Lodged in the Skull
CT scans of a 2,400-year-old female mummy revealed a tubular object embedded in its skull between the brain's left parietal bone and the resin filled back of the skull. It would turn out to be a tool used for the removal of the brain. This is only the second time that such a tool has been reported in the skull of an ancient Egyptian mummy.
When the object was first discovered researchers were not sure what it was. So they inserted an endoscope (a thin tube used for non-invasive medical procedures) into the mummy to get a closer look. (Left): the object in situ; (Right): a close-up of the base of the object.
In this image the endoscope clip reaches for the base of the object. The object was cut off and brought to light for the first time in 2,400 years.
To Remove a Brain
The object, which measures 3 inches (8 cm) in length, was cut off from resin that it had gotten stuck to (hence the jagged edge). Made of a species Monocotyledon plant, it would have been used to remove the mummy's brain. It was left in the skull by the embalmers by accident, possibly because it broke off.
The object is very brittle and researchers were limited in the forms of analysis they could do on it. When they put it under a microscope they found what are called "vascular bundles" that are each surrounded by a "dark sclerenchymatous ring," indicating it was made from a monocot plant stem of a species from the Poaceae family. This group of plants (which are very common in Egypt) includes forms of cane and bamboo.
There are few surviving ancient sources that discuss how the Egyptians embalmed mummies. One of them was Herodotus, a fifth-century B.C. Greek traveler to Egypt, who claimed embalmers used an "iron hook" to remove the brain. The new discovery suggests tools made of organic materials were also used in some cases. Here, a bust of the head of Herodotus, made in the second century A.D., now in the Metropolitan Museum of Art.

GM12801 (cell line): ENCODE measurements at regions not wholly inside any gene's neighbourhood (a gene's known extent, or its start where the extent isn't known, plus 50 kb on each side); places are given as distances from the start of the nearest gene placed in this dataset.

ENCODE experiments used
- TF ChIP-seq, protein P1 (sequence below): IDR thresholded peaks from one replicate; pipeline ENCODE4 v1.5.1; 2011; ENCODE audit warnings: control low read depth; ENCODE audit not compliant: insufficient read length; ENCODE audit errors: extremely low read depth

Dontaing a Mummy
A lithograph of archbishop Juraj (sometimes spelled Georg) Haulik. He donated the female mummy to the museum in Zagreb Croatia sometime in the mid 19th century. Recent CT scans and radiocarbon dating show that she lived around 2,400 years ago, died about age 40 and suffered a fracture (that healed) in one of her hands.
She lived at a time when the Persian Empire, located to the east, threatened and at times controlled Egypt. This map shows the rough extent of it around 2,400 years ago during the reign of Artaxerxes III. By the end of his rule he had gained partial control of Egypt (seen in gray).
Alexander the Great
In 332 B.C. Persian rule in Egypt came to an end with the arrival of Alexander the Great (pictured here). After his death a dynasty of Greek kings would take control of Egypt and would rule for the next three centuries.
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Owen Jarus is a regular contributor to Live Science who writes about archaeology and humans' past. He has also written for The Independent (UK), The Canadian Press (CP) and The Associated Press (AP), among others. Owen has a bachelor of arts degree from the University of Toronto and a journalism degree from Ryerson University.